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AUSTIN (CBSDFW.COM/AP) – A judge has granted a possible dismissal of the felony criminal charges against Texas Attorney General Ken Paxton.
The judge tells prosecutors they need to change the charges they filed against him for securities fraud.
The apparent collapse of a civil case brought by the U.S. Securities and Exchange Commission is still a major victory for Paxton, a Republican who has spent most of his 20 months on the job under felony indictment.
He has pleaded not guilty in the criminal case while trying to preserve a high profile nationally, leading lawsuits against the Obama administration over immigration, transgender rights and Syrian refugees.
U.S. District Judge Amos Mazzant “conditionally granted” a dismissal of the civil lawsuit but gave federal regulators two weeks to restate its case.
Matthew Martens, a partner from WilmerHale who is General Paxton’s lead attorney in the SEC matter, applauded the judge’s decision. “This is a victory for Ken Paxton. Obviously, we are pleased with the Court’s ruling today.”
Attorney General Paxton said, “I appreciate the judge’s thorough review and I am gratified by his dismissal of the entire case.”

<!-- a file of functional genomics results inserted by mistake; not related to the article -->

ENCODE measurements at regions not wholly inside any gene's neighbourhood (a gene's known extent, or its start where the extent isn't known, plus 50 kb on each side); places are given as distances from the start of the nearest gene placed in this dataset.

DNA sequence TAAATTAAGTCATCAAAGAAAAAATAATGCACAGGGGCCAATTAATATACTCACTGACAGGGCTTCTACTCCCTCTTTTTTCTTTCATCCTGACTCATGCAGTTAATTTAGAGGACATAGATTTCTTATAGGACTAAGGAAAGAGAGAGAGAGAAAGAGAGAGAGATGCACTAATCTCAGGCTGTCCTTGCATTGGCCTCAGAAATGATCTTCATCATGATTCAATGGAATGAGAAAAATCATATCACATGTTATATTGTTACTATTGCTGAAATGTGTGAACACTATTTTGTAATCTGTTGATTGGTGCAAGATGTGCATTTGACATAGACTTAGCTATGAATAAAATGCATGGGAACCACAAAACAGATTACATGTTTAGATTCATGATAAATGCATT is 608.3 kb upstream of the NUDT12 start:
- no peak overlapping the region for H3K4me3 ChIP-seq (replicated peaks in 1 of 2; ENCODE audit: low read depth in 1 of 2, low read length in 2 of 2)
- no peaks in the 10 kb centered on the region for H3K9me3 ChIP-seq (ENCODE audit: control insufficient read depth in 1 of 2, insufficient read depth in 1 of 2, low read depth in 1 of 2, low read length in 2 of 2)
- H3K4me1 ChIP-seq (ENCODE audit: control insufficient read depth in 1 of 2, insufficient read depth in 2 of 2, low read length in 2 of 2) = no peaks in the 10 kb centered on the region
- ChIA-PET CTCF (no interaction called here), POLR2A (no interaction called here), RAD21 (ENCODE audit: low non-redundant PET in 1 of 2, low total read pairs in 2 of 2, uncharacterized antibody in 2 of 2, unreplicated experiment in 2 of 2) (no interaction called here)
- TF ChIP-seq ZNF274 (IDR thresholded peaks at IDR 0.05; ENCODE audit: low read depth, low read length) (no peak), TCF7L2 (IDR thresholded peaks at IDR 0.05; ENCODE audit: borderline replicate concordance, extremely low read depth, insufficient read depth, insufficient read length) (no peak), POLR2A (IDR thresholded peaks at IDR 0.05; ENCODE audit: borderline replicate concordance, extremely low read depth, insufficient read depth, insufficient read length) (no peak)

Bill Mateja, a shareholder from Polsinelli who is on both Paxton’s SEC and criminal defense teams, added: “Now we turn our attention to Ken’s exoneration in the state matter where the prosecutor’s burden is even higher. The fraud allegations in the SEC case mirror those in the state case.”
The cases brought by the SEC and criminal prosecutors are virtually identical: Both accused Paxton of luring investors to high-tech startup Servergy in 2011 without disclosing that he was being paid by the data storage company. At the time, Paxton was a state legislator from suburban Dallas, and one investor he allegedly misled was a fellow Republican lawmaker.
“Paxton did not have a legal obligation to disclose his financial arrangement,” Mazzant wrote.
Two courts have so far refused to throw out two felony charges of securities fraud, which carry a possible sentence of 5 to 99 years in prison. Unless the indictments are quashed by Texas’ highest criminal court, Paxton is likely to stand trial in 2017.
Federal regulators say Paxton raised $840,000 by betraying friends and using high-pressure tactics to secure investors.
He hasn’t been the only state attorney general in legal trouble. In August, Pennsylvania Attorney General Kathleen Kane resigned after the Democrat was convicted of perjury and conspiracy in a case surrounding leaked grand jury information.
(©2016 CBS Local Media, a division of CBS Radio Inc. All Rights Reserved. This material may not be published, broadcast, rewritten, or redistributed. The Associated Press contributed to this report.)